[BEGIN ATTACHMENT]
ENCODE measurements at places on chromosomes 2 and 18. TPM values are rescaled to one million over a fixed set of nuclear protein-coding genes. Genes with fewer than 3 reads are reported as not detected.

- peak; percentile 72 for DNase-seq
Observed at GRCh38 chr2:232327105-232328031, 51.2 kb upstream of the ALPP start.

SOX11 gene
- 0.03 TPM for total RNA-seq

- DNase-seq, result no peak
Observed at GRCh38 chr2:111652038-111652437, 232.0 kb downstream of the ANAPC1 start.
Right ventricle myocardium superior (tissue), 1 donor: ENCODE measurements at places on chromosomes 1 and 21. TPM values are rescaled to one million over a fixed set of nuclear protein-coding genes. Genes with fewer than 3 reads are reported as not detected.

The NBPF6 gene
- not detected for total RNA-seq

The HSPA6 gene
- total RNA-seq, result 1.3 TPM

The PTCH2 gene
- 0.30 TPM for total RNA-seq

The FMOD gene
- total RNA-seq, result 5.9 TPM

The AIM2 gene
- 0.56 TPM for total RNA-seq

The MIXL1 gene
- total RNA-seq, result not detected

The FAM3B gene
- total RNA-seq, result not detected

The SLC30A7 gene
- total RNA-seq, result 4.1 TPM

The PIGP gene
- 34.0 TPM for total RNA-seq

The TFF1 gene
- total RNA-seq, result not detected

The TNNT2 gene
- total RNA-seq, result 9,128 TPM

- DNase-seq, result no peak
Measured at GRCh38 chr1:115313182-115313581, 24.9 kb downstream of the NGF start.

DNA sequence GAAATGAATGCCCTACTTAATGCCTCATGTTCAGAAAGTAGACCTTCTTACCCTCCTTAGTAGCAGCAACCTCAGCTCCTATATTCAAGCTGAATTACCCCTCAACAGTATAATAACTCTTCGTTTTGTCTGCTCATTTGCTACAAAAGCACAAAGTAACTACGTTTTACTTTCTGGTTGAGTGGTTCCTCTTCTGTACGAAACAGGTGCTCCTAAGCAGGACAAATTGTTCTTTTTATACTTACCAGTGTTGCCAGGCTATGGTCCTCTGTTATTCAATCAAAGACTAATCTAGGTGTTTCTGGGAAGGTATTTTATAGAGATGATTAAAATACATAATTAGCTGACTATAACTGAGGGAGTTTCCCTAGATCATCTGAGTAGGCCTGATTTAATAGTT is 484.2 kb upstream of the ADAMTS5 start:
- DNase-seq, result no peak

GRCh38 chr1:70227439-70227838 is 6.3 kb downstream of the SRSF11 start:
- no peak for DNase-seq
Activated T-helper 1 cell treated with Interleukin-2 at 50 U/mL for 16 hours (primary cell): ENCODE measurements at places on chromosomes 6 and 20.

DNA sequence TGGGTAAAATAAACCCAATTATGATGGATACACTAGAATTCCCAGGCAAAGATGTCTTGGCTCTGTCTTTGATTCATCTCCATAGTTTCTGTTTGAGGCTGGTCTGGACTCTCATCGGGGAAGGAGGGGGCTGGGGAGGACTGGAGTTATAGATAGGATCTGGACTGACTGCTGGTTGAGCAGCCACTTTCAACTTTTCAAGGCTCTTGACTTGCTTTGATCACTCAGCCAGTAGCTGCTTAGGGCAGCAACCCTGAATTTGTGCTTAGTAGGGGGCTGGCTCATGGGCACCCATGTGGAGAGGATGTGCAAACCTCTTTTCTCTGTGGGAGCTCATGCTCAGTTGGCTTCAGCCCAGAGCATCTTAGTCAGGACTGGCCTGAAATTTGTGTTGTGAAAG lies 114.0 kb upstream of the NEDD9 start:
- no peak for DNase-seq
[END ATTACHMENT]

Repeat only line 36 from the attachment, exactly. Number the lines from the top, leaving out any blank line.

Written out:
- no peak for DNase-seq